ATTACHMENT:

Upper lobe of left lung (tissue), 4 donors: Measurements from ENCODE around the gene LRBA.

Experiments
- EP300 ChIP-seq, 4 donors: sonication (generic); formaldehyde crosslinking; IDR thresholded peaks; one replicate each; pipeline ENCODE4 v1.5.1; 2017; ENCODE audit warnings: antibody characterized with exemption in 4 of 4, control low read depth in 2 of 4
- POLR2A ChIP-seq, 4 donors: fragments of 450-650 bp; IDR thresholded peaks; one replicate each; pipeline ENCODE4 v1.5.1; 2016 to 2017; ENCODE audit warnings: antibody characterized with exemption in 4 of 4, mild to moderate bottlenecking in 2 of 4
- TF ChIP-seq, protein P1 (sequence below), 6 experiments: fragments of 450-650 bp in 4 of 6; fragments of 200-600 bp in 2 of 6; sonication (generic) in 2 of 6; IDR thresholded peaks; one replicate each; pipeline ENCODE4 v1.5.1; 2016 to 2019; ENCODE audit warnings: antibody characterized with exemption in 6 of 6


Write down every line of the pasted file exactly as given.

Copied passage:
Upper lobe of left lung (tissue), 4 donors: Measurements from ENCODE around the gene LRBA.

Experiments
- EP300 ChIP-seq, 4 donors: sonication (generic); formaldehyde crosslinking; IDR thresholded peaks; one replicate each; pipeline ENCODE4 v1.5.1; 2017; ENCODE audit warnings: antibody characterized with exemption in 4 of 4, control low read depth in 2 of 4
- POLR2A ChIP-seq, 4 donors: fragments of 450-650 bp; IDR thresholded peaks; one replicate each; pipeline ENCODE4 v1.5.1; 2016 to 2017; ENCODE audit warnings: antibody characterized with exemption in 4 of 4, mild to moderate bottlenecking in 2 of 4
- TF ChIP-seq, protein P1 (sequence below), 6 experiments: fragments of 450-650 bp in 4 of 6; fragments of 200-600 bp in 2 of 6; sonication (generic) in 2 of 6; IDR thresholded peaks; one replicate each; pipeline ENCODE4 v1.5.1; 2016 to 2019; ENCODE audit warnings: antibody characterized with exemption in 6 of 6